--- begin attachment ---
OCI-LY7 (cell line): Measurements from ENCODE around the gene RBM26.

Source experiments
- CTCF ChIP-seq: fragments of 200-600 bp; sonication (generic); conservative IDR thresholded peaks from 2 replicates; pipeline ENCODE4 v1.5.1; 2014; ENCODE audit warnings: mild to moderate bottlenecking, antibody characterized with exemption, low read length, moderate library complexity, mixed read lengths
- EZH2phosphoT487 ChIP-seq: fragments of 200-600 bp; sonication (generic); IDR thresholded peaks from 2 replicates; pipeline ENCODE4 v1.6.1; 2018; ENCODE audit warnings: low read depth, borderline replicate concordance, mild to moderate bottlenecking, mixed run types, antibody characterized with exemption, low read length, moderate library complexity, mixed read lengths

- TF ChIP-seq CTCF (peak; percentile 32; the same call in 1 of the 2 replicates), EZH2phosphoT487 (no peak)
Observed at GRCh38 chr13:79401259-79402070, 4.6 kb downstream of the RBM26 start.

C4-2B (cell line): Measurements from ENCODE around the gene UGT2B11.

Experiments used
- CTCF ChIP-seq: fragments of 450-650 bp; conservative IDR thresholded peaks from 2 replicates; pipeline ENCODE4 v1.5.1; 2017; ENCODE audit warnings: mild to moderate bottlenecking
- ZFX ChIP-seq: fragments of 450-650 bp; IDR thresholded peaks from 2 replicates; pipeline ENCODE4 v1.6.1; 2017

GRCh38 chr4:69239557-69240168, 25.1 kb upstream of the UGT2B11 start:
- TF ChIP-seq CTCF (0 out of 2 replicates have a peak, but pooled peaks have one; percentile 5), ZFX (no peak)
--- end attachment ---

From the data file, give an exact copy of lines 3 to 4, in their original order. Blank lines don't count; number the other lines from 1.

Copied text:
- CTCF ChIP-seq: fragments of 200-600 bp; sonication (generic); conservative IDR thresholded peaks from 2 replicates; pipeline ENCODE4 v1.5.1; 2014; ENCODE audit warnings: mild to moderate bottlenecking, antibody characterized with exemption, low read length, moderate library complexity, mixed read lengths
- EZH2phosphoT487 ChIP-seq: fragments of 200-600 bp; sonication (generic); IDR thresholded peaks from 2 replicates; pipeline ENCODE4 v1.6.1; 2018; ENCODE audit warnings: low read depth, borderline replicate concordance, mild to moderate bottlenecking, mixed run types, antibody characterized with exemption, low read length, moderate library complexity, mixed read lengths